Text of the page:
Five weird things I learned at the Danish National Museum

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There’s a lot to see in Copenhagen, from Tivoli Gardens to Rosenborg Castle to the Little Mermaid, but one of the truly unique experiences is visiting the Danish National Museum. Right, we’ve all been in museums, and they’re interesting — but you’ll learn some strange and wonderful things at the Danish National Museum that you won’t come across anywhere else.

The museum itself is impressive enough. Set in an 18th-century mansion in the middle of the historic city, it has fascinating collections of artifacts from Danish prehistory and the Middle Ages, Near Eastern and classical antiquities, the royal collection of coins and medals, and a children’s museum. It would take days to browse through all its displays.

But what makes the Danish National Museum really special is the quirky and sometimes completely bizarre displays that live among its collections — displays that make you step back, take off your eyeglasses and wonder, did I read that right? The people who curated this museum have a great appreciation for a good story, and if the line between truth and folk tale sometimes gets a little blurred, well, who’s to complain?

Here are five weird and amazing things I learned during my visit to the Danish National Museum. Some of them are true.

Amber comes from the sun

According to the museum, amber comes from solidified sun rays that hit the ground during a solar storm. In fact, there is a display of jewellery made from pieces of amber created 3,200 years ago when a solar storm hit some ancient graves. In fact, it hit so hard you could hear the rattling far away.

Amber from the sun

The narration goes on to say that this jewellery was worn by young men during their night bathing ceremonies prior to their first sexual experience. When not in use it was stored in the skull of an aurochs, a now-extinct ancestor of domestic cattle. Who knew?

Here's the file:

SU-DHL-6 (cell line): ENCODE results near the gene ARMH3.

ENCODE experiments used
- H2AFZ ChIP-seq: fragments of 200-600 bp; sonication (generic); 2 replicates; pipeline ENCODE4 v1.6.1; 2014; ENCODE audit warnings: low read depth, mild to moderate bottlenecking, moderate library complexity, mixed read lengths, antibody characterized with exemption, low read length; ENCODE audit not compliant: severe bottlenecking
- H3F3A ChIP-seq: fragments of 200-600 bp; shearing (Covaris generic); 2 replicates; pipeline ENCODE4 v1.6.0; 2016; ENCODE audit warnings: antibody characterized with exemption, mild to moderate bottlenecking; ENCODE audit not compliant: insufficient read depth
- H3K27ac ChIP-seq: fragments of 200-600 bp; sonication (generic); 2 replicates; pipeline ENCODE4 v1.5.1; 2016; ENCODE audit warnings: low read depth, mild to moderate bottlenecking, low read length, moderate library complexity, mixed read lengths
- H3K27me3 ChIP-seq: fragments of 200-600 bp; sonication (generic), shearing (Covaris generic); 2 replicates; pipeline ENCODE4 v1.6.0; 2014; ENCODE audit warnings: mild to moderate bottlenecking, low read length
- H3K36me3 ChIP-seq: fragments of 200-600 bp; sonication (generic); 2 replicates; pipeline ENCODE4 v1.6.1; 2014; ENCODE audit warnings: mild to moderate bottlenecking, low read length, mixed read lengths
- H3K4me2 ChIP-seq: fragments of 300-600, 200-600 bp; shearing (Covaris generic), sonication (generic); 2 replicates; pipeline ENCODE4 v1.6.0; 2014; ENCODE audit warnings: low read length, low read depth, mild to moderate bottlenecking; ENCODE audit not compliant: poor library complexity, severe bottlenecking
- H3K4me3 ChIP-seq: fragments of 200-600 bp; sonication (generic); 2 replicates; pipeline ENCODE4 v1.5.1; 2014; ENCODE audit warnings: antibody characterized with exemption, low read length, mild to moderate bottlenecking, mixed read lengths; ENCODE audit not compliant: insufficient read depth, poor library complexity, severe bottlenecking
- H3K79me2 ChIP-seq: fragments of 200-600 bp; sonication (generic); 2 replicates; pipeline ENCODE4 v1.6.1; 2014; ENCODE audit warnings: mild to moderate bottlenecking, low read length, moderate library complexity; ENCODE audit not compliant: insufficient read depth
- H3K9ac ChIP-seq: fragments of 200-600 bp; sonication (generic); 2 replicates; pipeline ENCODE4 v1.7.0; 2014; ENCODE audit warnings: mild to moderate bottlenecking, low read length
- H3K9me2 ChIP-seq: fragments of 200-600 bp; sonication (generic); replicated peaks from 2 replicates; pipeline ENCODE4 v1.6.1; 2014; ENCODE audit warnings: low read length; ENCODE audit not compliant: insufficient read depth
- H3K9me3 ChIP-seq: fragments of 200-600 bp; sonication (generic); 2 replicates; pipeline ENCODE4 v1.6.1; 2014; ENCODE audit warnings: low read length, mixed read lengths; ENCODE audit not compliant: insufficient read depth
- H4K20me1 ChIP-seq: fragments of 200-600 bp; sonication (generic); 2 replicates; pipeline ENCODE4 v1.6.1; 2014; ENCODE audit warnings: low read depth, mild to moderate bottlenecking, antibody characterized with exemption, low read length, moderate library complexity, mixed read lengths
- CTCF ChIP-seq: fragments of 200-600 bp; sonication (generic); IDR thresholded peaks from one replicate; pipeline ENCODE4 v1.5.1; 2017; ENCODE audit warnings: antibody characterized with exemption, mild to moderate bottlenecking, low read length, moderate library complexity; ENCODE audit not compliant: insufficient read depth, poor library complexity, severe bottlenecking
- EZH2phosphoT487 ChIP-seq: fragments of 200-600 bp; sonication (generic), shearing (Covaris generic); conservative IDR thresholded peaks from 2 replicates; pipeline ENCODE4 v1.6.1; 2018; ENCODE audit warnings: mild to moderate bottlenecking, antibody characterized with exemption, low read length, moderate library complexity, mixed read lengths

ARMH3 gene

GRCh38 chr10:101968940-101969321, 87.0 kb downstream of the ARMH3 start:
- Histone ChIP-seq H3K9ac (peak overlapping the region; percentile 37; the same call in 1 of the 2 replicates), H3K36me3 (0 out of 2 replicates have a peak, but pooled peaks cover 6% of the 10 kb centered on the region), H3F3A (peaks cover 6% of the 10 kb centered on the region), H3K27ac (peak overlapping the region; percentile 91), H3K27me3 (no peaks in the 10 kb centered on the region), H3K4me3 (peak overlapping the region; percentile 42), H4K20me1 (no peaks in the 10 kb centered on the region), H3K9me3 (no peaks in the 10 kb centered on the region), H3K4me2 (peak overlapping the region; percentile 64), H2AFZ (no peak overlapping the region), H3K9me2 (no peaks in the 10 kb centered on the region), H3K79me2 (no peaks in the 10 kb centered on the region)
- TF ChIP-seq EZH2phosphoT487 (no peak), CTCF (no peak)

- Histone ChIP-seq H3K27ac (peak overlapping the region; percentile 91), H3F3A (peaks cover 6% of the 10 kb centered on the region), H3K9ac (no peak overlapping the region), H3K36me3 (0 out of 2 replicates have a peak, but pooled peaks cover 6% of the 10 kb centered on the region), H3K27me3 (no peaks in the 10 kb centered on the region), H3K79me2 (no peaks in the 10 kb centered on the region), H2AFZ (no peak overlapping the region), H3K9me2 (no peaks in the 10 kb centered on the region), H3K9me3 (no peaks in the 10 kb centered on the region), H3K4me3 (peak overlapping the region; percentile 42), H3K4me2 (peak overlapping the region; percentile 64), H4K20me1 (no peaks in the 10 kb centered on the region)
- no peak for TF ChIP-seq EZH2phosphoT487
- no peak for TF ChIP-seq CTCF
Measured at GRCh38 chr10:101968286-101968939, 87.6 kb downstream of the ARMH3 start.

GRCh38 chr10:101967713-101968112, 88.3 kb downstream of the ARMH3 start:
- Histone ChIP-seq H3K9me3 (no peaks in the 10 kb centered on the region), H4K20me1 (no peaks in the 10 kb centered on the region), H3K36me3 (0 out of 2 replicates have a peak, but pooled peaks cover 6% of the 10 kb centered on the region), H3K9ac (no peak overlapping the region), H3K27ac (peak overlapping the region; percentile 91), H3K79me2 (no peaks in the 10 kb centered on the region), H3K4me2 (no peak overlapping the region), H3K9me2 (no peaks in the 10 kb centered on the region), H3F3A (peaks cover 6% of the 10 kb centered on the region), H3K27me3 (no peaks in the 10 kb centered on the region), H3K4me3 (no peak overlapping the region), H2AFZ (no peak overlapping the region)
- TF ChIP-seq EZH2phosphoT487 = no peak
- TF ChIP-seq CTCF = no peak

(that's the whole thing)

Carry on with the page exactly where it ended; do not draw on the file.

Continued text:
Vikings really wore those horned hats

Those pictures of Vikings storming ashore with big horned helmets are a big cliché (though they make for great television). However, it’s true: they did wear them, and the museum has some of those helmets on display. They’re not quite the way I envisioned them, but close.

Horned helmets, Danish National Museum

In addition to wearing horns on their heads, Danes also blew horns — long, curved ones like the horns of an ox (seen at top), with a disc at the end that symbolized the sun. They were called lurs, and were blown at special ceremonies during the Bronze Age. Afterward, they were tossed into a bog — in pairs, presumably so they could play a duet in the afterlife.

Mermaids are real

You thought the only mermaid in Copenhagen was the Little Mermaid down by the harbour? The Danish National Museum is here to prove you wrong. In fact, it has on display theA mermaid skeleton in the Danish National Museum skeleton of the Haraldskaer mermaid, discovered by a farmer while ploughing his field. (Click on the photo to see it larger.) The description says she was likely a member of the Asian branch of the mermaid family, which makes her a rare find in Europe — rare indeed!